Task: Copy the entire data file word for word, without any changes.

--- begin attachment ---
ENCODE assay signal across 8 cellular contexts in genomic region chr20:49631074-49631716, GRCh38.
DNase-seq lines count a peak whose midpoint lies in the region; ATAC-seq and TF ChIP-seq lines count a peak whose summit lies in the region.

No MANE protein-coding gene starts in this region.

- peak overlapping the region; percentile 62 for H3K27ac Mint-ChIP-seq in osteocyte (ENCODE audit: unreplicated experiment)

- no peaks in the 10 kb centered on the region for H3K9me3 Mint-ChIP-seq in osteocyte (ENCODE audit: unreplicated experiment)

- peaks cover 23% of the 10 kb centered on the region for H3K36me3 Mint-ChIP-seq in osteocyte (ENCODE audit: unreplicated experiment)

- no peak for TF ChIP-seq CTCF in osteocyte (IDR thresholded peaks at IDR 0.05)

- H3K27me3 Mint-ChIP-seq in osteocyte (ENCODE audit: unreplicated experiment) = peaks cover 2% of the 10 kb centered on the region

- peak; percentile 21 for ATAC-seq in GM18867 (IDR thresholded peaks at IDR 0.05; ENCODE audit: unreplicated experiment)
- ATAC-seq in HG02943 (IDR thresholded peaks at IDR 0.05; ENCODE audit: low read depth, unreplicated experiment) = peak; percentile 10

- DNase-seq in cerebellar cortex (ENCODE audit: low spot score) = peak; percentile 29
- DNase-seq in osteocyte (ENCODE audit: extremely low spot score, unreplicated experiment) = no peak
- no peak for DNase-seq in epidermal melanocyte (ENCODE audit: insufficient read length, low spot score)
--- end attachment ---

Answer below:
ENCODE assay signal across 8 cellular contexts in genomic region chr20:49631074-49631716, GRCh38.
DNase-seq lines count a peak whose midpoint lies in the region; ATAC-seq and TF ChIP-seq lines count a peak whose summit lies in the region.

No MANE protein-coding gene starts in this region.

- peak overlapping the region; percentile 62 for H3K27ac Mint-ChIP-seq in osteocyte (ENCODE audit: unreplicated experiment)

- no peaks in the 10 kb centered on the region for H3K9me3 Mint-ChIP-seq in osteocyte (ENCODE audit: unreplicated experiment)

- peaks cover 23% of the 10 kb centered on the region for H3K36me3 Mint-ChIP-seq in osteocyte (ENCODE audit: unreplicated experiment)

- no peak for TF ChIP-seq CTCF in osteocyte (IDR thresholded peaks at IDR 0.05)

- H3K27me3 Mint-ChIP-seq in osteocyte (ENCODE audit: unreplicated experiment) = peaks cover 2% of the 10 kb centered on the region

- peak; percentile 21 for ATAC-seq in GM18867 (IDR thresholded peaks at IDR 0.05; ENCODE audit: unreplicated experiment)
- ATAC-seq in HG02943 (IDR thresholded peaks at IDR 0.05; ENCODE audit: low read depth, unreplicated experiment) = peak; percentile 10

- DNase-seq in cerebellar cortex (ENCODE audit: low spot score) = peak; percentile 29
- DNase-seq in osteocyte (ENCODE audit: extremely low spot score, unreplicated experiment) = no peak
- no peak for DNase-seq in epidermal melanocyte (ENCODE audit: insufficient read length, low spot score)